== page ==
Testing Proto Pasta Conductive PLA with Snap Circuits

3D printed Snap Circuit pieces

In a previous blog I wrote a review of Proto Pasta’s Conductive PLA filament. For that review I just looked at the printing properties of the material.
I liked how Conductive PLA printed, and it had a smooth matte black finish. Texture wise it does feel silkier than normal PLA. When I discovered that the filament can be used as a pencil, I realized that the silky texture was due to the graphite in the filament.

Electrical Properties

According to the companies site it has the following electrical properties.
• Volume resistivity of molded resin (not 3D Printed): 15 ohm-cm
• Volume resistivity of 3D printed parts perpendicular to layers: 30 ohm-cm
• Volume resistivity of 3D printed parts through layers (along Z axis): 115 ohm-cm
This material has the potential for use in electrical applications. I can see variable resistors 3D printed with this conductive filament. I can also see this possibly as a low temp resistance heater for use in on 3D printer beds. For cosplayers, this would be a good way to embed wiring and LED’s into a prop.


For this I wanted to test it with a multi meter to see all of its properties. Then I remembered what happened to my last multi meter (It died a horrible electronic death, totally my fault, don’t ask).
So to test this, I decided to think outside the box and use another tool set I did have.
As a science teacher, I used Elenco Snap Circuits to show students the concepts of electronics.

3D printed Snap Circuit pieces - conductive PLA

The original Snap Circuit pieces in blue, the 3D printed ones in black.

I also remember that we lost a few pieces, and I am curious to see if I can 3D print them in Conductive PLA.
I made my own Snap Circuit pieces in TinkerCAD  to test with. However as I test fitted them to the original Snap Circuit pieces, I hit my first issue.
The thermal expansion on this seems to be more than normal PLA. Nothing I printed fit with the dimensions of the original Snap Circuit pieces. It looks like everything Printed in the Conductive PLA had shrunk by 0.5 – 1 mm from the original dimensions.
In spite of this, I found that the graphite in Conductive PLA also makes it softer and easier to work with. I was able to press fit the pieces I wanted together.

Test 1, Light Test

For this, I wanted to see how the resistance of Conductive PLA would affect the brightness of a standard flashlight bulb.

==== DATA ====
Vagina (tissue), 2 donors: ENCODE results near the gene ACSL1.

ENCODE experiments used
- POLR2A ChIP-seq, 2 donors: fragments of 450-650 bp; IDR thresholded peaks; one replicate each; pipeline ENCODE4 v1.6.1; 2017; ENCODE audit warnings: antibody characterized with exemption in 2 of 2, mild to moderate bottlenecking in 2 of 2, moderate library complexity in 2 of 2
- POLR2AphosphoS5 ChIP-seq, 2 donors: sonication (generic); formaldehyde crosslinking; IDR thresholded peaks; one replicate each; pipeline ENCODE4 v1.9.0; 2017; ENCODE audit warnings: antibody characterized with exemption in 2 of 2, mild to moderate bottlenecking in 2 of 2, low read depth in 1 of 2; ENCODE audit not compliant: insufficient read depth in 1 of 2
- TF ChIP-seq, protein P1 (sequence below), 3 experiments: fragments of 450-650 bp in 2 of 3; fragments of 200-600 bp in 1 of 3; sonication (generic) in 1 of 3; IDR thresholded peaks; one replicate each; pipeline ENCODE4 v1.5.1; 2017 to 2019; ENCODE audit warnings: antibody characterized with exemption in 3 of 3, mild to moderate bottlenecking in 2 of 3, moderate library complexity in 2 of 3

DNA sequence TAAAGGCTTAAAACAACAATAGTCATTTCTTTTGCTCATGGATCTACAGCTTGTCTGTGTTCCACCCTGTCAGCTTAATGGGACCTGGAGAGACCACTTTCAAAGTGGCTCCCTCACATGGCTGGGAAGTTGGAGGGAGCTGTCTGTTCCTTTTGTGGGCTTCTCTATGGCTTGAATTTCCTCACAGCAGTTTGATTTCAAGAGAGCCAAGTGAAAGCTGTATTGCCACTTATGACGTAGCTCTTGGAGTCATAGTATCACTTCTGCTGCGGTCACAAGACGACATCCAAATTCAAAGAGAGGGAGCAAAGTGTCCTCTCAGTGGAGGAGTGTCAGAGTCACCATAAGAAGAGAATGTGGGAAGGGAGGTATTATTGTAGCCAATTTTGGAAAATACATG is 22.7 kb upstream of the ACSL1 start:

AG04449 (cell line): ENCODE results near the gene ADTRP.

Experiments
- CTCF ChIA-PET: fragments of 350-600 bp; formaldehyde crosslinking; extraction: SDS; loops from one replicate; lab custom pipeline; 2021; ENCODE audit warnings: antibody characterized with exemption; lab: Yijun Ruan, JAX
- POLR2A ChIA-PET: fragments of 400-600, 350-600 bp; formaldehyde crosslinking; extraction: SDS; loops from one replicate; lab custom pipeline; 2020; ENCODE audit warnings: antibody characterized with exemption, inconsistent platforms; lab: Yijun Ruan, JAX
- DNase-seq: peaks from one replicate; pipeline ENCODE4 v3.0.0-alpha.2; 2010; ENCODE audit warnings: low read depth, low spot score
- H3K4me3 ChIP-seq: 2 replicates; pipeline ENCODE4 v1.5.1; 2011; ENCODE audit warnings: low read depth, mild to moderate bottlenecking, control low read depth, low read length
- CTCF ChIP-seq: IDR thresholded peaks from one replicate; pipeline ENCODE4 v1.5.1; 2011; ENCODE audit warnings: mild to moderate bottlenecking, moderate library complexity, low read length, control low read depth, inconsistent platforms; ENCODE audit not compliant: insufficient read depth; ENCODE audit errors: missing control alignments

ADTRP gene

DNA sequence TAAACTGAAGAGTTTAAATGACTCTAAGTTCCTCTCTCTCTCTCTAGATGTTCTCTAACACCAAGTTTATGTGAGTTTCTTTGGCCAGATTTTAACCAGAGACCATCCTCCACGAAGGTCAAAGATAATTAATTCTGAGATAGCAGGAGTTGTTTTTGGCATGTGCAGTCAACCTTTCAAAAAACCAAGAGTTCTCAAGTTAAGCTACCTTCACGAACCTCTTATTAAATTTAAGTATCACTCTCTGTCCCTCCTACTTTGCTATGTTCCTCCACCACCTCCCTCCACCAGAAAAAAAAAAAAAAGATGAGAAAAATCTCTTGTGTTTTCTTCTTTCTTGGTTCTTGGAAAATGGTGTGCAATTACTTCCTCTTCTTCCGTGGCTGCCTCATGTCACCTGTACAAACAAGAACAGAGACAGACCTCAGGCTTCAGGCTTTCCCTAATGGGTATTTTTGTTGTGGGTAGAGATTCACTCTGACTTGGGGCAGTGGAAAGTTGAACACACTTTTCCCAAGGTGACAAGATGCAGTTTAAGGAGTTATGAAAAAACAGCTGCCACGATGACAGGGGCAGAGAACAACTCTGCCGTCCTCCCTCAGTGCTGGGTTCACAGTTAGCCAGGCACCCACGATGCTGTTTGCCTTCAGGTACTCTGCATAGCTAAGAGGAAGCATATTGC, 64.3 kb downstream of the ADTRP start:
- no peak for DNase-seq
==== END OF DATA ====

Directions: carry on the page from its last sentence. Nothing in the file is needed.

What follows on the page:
origional light test - conductive PLA

Light Test with the original snap circuit kit.

I build the light setup shown here with the pieces in the Snap Circuit kit.
While the regular setup worked, the Conductive PLA piece that I replaced a snap with  provided too much resistance to power a 2.5 V / 0.3 A bulb.

No light. - conductive PLA

With the printed piece (black) the resistance was too much.

Test 2, Motor Test

In this test, I wanted to see how Conductive PLA would work in powering a small DC motor.

working motor - conductive PLA

Original Snap Circuit setup.

With the normal set up, the motor turned the fan at a good speed. With the 3D printed piece, the motor did not turn at all.

3D peice keeps motor from turning. - conductive PLA

With the printed piece (black) the motor would not turn.

LED Test

With this test, I built a simple LED circuit. While the normal circuit worked fine,

LED - conductive PLA

Normal LED setup in snap circuits

adding the printed piece to the 10K ohm resistor did drop the brightness of the LED down.

Dim LED - conductive PLA

With the black piece and 10 K ohm resistor, there was almost no light from the LED

When I changed out the Snap Circuit resistor with just the printed piece, the LED did light up with a medium brightness.

printed resistor. - conductive PLA

LED setup with just the printed piece acting as the resistor.

Meter Test

I wanted to see how much resistance the piece offered. With the standard Snap Circuit setup, a 10,000 ohm resistor will show as 10 mA on the meter.

10 mA -conductive PLA

Normal Snap Circuit setup, with 10 mA reading.

With the printed piece in place, I had to switch to the 100 mA setting on the meter. I got about 50 mA with this setting.

50 mA reading -conductive PLA

50 mA with the printed piece in place

If we use Ohms Law to find the resistance , we get R = V / I.
When you plug-in the numbers, R = 3 V / 50 mA = 60 ohms.
The piece used is 6.3 mm wide, so if we take the following value;
Volume resistivity of 3D printed parts through layers (along Z axis): 115 ohm-cm
We get that the theoretical values of this piece should be 72.45 ohms.

Now the piece was printed with only 5% infill, so it makes sense that the resistance is less than the predicted value.


Proto Pasta’s Conductive PLA is a material for experienced 3D printers.
With the thermal expansion I experienced, you will have to design parts with a very loose tolerance to get the conductive parts to fit to your other prints. You will have to play with this filament on your printer if you want to get a super tight fit.
If you want to integrate this into your 3D print, this would be a great project for a dual extrusion head printer. I can see cosplay props with integrated LED wiring, as this filament also acts as the resistor. I can see other applications where you can save time and assembly by using this as your wire and resistor.
I know my testing in this was not super scientific, and in the future I’ll hopefully have a working multi meter to better test these pieces.
If you’re an electrical engineer, this would be an interesting material to test and develop a guide for. As more 3D printers play with this material, it would be nice to see the results of integrating Conductive PLA with other print material.

AUTHORS NOTE: Due to Copyright restrictions, I can not release the .stl files for the test pieces I copied for this test.

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